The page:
a. A local swelling of the skin that contains watery fluid and is caused by burning or irritation.
b. A similar swelling on a plant.
a. A raised bubble, as on a painted or laminated surface.
b. A rounded, bulging, usually transparent structure, such as one used for observation on certain aircraft or for display and protection of packaged products.
v. blis·tered, blis·ter·ing, blis·ters
1. To cause a blister to form on.
2. To reprove harshly.
To break out in or as if in blisters.
[Middle English, probably from Old French blestre, of Germanic origin.]
The American Heritage® Dictionary of the English Language, Fifth Edition copyright ©2020 by Houghton Mifflin Harcourt Publishing Company. All rights reserved.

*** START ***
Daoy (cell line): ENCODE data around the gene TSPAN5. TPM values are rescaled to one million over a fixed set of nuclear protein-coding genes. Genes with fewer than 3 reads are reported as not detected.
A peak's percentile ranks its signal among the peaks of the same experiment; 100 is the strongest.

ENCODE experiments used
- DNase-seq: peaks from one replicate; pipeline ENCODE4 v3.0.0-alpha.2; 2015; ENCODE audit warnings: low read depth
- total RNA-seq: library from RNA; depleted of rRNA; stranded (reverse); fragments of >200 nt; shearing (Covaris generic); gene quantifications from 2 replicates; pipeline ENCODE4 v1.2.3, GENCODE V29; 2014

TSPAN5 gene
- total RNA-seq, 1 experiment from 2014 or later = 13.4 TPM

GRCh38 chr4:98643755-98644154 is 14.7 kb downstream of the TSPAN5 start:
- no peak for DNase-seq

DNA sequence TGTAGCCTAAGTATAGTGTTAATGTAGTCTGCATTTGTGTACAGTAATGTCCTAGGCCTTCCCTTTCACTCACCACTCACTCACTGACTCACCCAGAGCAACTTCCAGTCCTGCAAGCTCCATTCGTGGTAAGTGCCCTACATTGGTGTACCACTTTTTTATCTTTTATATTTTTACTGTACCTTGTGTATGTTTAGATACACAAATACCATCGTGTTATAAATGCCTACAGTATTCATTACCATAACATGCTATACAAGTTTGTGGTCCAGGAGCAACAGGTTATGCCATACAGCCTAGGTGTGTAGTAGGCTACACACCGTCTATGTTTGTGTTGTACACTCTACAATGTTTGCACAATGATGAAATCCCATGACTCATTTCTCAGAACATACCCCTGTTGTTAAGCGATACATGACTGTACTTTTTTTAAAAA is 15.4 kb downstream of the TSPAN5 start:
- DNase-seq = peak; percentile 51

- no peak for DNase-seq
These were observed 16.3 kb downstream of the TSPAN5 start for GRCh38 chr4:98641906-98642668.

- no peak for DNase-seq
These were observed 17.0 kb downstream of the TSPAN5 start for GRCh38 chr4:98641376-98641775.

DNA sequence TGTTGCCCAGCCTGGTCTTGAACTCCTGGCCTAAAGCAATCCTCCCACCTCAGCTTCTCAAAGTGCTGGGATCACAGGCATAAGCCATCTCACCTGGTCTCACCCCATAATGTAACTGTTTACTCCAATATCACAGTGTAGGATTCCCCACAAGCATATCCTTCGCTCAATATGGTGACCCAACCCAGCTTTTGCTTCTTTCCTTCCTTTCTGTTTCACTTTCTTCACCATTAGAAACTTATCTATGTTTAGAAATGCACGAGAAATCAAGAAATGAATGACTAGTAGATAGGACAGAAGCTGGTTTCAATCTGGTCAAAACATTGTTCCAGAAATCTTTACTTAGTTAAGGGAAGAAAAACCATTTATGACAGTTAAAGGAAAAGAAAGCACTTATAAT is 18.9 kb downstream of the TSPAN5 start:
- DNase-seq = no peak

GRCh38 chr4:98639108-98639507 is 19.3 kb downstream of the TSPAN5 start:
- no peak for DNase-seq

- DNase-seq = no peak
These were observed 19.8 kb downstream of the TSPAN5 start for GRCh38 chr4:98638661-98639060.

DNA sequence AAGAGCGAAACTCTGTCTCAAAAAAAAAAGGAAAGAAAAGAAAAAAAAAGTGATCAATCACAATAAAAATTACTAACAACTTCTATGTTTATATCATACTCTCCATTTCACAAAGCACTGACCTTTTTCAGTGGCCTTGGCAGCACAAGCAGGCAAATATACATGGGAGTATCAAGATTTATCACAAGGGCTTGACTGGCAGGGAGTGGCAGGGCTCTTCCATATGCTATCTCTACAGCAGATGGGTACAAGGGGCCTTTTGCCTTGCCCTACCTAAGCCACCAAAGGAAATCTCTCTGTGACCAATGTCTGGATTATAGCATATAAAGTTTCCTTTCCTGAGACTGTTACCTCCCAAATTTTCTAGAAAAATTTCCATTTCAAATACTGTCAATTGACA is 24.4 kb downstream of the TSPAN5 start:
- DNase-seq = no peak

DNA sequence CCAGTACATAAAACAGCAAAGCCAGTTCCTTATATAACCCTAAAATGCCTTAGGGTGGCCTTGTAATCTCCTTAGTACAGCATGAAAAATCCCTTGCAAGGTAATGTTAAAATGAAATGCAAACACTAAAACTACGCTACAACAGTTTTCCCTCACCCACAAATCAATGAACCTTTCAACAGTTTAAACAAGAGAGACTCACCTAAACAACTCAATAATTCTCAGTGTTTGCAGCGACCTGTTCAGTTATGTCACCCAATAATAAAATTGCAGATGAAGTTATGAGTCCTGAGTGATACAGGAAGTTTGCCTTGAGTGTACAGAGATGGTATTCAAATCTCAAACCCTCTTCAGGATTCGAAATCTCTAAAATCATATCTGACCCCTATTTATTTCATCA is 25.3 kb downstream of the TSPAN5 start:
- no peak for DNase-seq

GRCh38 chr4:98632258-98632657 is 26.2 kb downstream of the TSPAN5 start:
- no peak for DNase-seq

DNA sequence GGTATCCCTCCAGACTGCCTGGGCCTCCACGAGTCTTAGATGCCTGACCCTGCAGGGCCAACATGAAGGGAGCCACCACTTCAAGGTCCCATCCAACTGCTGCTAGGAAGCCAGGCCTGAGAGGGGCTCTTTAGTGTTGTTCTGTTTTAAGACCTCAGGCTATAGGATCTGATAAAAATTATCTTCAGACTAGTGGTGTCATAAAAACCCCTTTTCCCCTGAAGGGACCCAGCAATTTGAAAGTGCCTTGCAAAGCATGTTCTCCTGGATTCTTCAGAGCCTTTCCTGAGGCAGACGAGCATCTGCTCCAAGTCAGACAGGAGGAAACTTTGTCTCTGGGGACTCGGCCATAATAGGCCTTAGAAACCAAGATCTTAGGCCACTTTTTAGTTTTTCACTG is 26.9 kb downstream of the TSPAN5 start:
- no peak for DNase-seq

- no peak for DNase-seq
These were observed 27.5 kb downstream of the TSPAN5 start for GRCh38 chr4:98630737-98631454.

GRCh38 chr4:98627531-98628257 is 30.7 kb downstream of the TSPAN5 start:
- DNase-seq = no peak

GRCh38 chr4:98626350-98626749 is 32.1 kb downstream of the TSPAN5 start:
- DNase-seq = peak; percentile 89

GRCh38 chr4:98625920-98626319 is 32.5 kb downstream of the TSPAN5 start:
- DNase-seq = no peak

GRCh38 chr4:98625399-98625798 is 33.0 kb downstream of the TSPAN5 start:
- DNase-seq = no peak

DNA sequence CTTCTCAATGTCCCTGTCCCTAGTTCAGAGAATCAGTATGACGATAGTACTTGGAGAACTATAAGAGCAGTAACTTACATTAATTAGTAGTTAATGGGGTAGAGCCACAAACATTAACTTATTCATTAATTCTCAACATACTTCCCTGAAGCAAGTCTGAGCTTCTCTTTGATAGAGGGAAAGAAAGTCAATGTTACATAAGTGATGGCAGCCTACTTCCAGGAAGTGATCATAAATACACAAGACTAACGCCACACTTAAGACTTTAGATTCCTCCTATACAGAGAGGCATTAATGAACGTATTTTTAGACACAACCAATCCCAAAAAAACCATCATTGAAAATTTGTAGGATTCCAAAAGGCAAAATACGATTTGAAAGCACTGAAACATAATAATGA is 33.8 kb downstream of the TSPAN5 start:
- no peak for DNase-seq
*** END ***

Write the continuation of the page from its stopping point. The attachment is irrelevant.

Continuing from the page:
Indo-European & Semitic Roots Appendices
Thousands of entries in the dictionary include etymologies that trace their origins back to reconstructed proto-languages. You can obtain more information about these forms in our online appendices:
The Indo-European appendix covers nearly half of the Indo-European roots that have left their mark on English words. A more complete treatment of Indo-European roots and the English words derived from them is available in our Dictionary of Indo-European Roots.